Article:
Donna’s last four days were peaceful. The nurses were very careful about keeping her comfortable by turning her in bed every two hours. Her pain level was very controlled with medication, and she was non responsive the entire time. Well almost. There was one moment gave us all a good chuckle. A close family friend was sitting with Donna while I stepped out for a little while. When I came back, she told me that Donna had given her quite a scare.
It seems that Donna, who hadn’t spoken or moved on her own for three days, suddenly turned her head, opened her eyes, and tried to sit up in bed, Then she laid back down, closed her eyes, and turned her head back to the same position it was in previously. Yes, our friend was very startled. She frantically called for the nurse, who told her that it was just some involuntary movement and nothing more.
In the midst of the the humor we found in this incident we also realized with sadness that Donna was not coming back. The emotional roller coaster continued.
The purpose of a hospice in-patient unit is not merely to provide care and comfort to terminal patients in their last days. It is also a calm, quiet place for families to gather and say good by. Often there is also relationship “work” to be done in addition to letting go of a loved one. Sometimes forgiveness needs to be asked for, and sometimes forgiveness needs to be extended to the dying family member. On her last day, Donna and I had some of both to do.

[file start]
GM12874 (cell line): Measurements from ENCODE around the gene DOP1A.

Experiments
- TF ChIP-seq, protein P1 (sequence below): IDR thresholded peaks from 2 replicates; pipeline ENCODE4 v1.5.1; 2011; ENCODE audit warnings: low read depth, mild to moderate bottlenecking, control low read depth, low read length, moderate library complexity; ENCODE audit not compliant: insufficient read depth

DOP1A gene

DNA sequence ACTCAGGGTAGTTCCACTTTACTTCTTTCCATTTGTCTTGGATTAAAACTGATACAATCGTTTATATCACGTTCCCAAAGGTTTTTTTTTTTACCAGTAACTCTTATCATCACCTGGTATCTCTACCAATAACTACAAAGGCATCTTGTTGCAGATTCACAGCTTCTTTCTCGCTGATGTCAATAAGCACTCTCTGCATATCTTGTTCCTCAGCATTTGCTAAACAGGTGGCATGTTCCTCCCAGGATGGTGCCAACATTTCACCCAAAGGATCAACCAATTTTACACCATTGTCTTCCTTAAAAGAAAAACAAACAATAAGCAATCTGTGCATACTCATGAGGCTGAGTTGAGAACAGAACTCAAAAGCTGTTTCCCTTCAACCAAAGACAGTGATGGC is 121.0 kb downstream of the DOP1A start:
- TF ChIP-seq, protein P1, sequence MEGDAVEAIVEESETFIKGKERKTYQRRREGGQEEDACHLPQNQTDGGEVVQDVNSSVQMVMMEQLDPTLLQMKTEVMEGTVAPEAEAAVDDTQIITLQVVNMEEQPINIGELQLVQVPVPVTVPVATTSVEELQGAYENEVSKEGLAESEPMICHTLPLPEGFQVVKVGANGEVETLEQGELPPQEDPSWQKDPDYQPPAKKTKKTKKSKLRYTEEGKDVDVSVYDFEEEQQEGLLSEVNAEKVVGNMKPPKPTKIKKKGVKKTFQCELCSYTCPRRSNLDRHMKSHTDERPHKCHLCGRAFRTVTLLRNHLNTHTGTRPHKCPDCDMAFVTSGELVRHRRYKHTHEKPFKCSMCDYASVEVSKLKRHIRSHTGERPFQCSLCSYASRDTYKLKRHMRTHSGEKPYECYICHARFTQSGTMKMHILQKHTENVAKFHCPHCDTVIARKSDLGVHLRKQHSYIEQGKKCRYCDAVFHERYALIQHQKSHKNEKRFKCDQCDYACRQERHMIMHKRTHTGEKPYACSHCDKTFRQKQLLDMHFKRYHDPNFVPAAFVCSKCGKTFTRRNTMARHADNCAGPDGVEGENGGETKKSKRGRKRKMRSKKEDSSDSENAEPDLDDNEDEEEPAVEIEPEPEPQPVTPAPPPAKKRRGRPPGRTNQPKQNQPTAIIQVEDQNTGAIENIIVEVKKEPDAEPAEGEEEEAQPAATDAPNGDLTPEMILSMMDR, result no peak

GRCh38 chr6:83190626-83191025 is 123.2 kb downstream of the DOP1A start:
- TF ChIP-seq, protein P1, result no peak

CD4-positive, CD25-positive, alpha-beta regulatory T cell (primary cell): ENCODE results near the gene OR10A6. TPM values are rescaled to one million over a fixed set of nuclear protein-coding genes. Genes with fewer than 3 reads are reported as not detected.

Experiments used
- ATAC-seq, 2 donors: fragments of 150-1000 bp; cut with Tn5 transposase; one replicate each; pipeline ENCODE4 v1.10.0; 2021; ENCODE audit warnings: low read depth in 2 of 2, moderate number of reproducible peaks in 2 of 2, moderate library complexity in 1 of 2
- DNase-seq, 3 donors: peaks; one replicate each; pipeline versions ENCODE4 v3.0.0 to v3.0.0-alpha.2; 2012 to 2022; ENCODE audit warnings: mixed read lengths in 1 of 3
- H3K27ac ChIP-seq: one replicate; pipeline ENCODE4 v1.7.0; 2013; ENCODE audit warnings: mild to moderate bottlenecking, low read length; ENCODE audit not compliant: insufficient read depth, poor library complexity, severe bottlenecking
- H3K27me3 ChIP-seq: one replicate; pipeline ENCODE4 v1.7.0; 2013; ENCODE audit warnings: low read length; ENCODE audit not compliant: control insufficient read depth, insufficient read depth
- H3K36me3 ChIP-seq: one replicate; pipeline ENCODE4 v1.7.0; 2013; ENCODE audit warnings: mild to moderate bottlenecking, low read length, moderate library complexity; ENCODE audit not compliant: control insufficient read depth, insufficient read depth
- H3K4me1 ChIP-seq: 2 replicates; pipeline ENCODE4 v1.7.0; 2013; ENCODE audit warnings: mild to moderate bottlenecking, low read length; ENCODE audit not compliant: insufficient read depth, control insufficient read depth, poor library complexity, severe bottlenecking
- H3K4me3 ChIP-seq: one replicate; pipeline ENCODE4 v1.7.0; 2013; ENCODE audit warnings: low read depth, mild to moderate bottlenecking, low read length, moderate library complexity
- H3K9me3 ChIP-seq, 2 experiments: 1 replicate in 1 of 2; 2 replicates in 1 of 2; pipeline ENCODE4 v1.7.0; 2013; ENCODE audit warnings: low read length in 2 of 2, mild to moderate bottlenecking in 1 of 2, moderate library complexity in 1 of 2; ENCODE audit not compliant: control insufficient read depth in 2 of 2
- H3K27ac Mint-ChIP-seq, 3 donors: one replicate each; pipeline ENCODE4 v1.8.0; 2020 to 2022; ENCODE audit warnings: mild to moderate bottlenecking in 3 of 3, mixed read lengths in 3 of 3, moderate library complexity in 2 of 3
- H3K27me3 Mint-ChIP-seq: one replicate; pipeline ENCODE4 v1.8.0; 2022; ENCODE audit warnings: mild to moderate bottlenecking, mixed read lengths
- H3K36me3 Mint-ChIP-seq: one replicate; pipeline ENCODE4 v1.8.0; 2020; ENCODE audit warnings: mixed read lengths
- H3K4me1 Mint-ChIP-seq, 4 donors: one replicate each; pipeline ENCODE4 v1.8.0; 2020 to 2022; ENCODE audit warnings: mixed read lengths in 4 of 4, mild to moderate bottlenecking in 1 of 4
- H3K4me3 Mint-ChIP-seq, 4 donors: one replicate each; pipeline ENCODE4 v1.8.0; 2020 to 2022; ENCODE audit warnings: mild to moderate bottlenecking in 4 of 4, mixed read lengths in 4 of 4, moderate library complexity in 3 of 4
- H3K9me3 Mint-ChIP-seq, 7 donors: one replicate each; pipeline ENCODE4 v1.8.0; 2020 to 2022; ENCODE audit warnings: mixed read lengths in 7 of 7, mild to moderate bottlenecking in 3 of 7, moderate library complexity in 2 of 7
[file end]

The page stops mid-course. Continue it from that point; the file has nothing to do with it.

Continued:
It was a very emotional moment for me, but it gave me more peace about her death and more peace about my relationship with her. The issues Donna and I had are over. done. gone.
That evening, just after I dozed off to sleep, the nurses came in to check on her and woke me up to let me know that Donna had stepped into heaven. Her battle was over.